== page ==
In war, the honour and glory are primarily reserved for those involved in active combat. Books, documentaries and feature films about war are often dedicated to the valour and sacrifice of the soldier or the courage and strategic brilliance of the officer. But seldom is there much consideration for the individuals who also place themselves in harm’s way to chronicle occurrences during the war and provide a perspective that would probably be lost forever in their absence – the war correspondents. It is, therefore, both remarkable and exceptional that we have a mainstream feature film dedicated to the life of the war correspondent.
A Private War is based on an article that appeared in Vanity Fair titled The Private War of Marie Colvin. Marie Colvin had a prolific career as a reporter, covering conflicts in East Timor, Kosovo, Sierra Leone, Zimbabwe, and Sri Lanka. But she specialised in the Middle East, covering wars in Palestine, Iraq, Syria and the Arab Spring in Tunisia, Egypt, and Libya.
The film spans over a decade of Colvin’s life as a war correspondent. But the wars depicted serve merely as a backdrop, this is a penetrative psychological study of an individual who has lived through the inexplicable horrors of war for most of her adult life. But instead of seeking a quiet life in her home city of London where she can rest on her laurels, she finds herself drawn to wars like a moth to the flame. Colvin possesses an inexorable urge to inform and educate the world about conflicts but it also may be an unhealthy addiction with danger and perhaps a subliminal suicidal urge. It is almost as if this urge is a ravenous monster that will eventually consume her.
There are many incongruities to Colvin’s turbulent existence. Colvin functions better in a war zone, dodging IED and bullets while crawling through the rubble, reacting emotionally and delivering gut-wrenching dispatches about the appalling humanitarian crisis. But she is dreadfully awkward in social situations back in London, finding it impossible to have meaningful relations with people, her frequent disappearance to conflict zones doesn’t help either. Her urge for companionship results in one-night stands with random acquaintances and even her ex-husband.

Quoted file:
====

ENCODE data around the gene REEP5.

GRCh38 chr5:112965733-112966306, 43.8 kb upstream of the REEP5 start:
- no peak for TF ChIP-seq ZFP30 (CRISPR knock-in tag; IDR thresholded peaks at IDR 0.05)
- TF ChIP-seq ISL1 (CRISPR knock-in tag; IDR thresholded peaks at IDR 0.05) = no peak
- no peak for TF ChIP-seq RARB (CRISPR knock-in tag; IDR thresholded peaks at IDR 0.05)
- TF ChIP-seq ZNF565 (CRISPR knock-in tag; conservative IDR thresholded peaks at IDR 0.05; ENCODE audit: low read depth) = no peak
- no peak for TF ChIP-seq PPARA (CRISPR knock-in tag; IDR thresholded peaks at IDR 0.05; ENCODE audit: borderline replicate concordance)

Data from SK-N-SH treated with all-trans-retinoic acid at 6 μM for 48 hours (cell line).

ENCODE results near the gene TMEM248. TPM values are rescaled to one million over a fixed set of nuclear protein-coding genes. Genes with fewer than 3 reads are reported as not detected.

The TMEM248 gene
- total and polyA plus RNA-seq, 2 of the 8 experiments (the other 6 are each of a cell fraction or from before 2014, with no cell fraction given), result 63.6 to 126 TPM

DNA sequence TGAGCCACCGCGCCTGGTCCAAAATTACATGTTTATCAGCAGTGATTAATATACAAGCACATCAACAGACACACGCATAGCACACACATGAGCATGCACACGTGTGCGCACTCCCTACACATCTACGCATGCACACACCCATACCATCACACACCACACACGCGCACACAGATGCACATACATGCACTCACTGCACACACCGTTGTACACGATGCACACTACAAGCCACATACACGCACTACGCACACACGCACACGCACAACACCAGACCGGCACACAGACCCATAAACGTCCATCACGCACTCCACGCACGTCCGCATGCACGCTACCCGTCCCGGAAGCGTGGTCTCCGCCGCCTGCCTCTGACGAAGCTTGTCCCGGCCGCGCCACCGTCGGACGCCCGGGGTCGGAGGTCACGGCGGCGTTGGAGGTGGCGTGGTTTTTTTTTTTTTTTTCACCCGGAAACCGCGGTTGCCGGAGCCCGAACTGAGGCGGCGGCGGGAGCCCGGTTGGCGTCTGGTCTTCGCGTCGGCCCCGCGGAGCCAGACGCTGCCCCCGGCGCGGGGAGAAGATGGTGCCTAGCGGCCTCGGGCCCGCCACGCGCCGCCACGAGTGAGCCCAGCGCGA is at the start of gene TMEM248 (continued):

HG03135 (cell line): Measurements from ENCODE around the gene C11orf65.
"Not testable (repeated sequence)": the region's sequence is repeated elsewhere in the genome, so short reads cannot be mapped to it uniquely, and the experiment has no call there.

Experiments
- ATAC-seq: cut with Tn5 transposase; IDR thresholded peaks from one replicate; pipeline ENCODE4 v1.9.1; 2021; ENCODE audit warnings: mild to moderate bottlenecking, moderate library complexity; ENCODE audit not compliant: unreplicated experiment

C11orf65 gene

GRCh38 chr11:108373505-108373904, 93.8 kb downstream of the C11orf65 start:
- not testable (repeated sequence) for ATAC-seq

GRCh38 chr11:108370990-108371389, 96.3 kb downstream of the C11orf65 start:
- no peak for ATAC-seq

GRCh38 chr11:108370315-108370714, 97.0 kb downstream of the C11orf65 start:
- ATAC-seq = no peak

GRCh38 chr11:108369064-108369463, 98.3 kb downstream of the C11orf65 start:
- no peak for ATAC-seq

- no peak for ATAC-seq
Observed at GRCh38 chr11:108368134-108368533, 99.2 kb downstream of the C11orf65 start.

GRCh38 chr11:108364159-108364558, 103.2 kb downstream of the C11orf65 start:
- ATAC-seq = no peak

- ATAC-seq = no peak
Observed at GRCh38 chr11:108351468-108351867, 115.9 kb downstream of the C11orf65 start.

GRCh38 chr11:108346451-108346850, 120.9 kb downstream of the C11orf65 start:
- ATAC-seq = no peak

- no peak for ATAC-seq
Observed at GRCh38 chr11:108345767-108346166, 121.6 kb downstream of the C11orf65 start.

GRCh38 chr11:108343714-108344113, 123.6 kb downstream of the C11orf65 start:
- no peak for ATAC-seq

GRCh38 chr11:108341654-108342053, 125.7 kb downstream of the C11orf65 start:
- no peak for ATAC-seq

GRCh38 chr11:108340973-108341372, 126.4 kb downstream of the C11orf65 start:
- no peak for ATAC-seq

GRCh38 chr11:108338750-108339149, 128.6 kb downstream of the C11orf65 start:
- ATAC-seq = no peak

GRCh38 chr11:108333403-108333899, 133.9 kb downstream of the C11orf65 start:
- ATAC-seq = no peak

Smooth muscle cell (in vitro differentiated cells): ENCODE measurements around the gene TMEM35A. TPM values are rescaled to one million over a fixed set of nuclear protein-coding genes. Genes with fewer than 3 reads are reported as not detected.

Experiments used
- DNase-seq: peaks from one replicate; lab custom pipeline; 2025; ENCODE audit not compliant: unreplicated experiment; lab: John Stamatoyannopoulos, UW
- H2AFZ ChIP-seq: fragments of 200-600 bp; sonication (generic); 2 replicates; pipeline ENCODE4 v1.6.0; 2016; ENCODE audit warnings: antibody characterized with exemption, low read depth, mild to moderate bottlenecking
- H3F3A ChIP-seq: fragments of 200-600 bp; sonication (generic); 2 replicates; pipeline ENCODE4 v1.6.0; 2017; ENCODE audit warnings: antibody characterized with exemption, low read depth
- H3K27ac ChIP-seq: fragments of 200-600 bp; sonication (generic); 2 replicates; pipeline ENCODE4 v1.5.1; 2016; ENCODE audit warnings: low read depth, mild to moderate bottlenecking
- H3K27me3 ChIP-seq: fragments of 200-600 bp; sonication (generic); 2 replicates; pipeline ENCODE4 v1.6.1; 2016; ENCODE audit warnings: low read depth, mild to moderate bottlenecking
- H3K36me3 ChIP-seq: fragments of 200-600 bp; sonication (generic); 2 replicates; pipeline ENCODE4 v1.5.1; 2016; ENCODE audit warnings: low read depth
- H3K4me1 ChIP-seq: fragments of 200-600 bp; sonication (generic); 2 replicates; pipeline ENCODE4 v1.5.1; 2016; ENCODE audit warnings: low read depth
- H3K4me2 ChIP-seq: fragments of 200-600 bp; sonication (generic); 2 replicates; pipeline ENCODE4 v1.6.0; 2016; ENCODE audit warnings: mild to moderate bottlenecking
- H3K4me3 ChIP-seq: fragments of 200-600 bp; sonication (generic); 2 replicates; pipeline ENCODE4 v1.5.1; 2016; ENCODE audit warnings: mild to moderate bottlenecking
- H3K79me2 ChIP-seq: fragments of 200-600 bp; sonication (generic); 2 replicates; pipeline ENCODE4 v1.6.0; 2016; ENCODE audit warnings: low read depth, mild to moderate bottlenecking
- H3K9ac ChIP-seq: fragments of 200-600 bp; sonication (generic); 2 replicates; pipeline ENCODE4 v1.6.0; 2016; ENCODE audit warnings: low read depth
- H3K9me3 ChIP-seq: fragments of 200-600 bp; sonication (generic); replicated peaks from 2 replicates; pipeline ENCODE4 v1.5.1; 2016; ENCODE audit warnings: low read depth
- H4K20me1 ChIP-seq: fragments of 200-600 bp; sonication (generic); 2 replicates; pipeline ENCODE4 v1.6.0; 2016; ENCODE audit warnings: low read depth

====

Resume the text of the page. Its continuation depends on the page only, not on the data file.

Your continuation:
When, on two occasions, she is honoured as Foreign Reporter of the Year by British Press she finds herself unable to process the emotions completely and derive pleasure from the accolades. She frequently uses alcohol and is perpetually glued to her cigarettes in an attempt to numb the pain owing to the recurring nightmares caused by her PTSD-ravaged mind. But despite, all this darkness and angst, she is funny and irreverent about her circumstances, even capable of self-deprecating humour about the loss of her left eye.
This is about the war within Colvin and an attempt the comprehend the reasons behind her almost obsessive determination, her boundless compassion and her demons. In fact, the various war zones serve as an allegory for Colvin’s deeply troubled state of mind. When she is killed in an air strike by the Syrian regime, moments after a powerful dispatch to CNN about war-ravaged Homs, it appears more of a liberation from her perpetual pain rather than a conclusion of a turbulent life.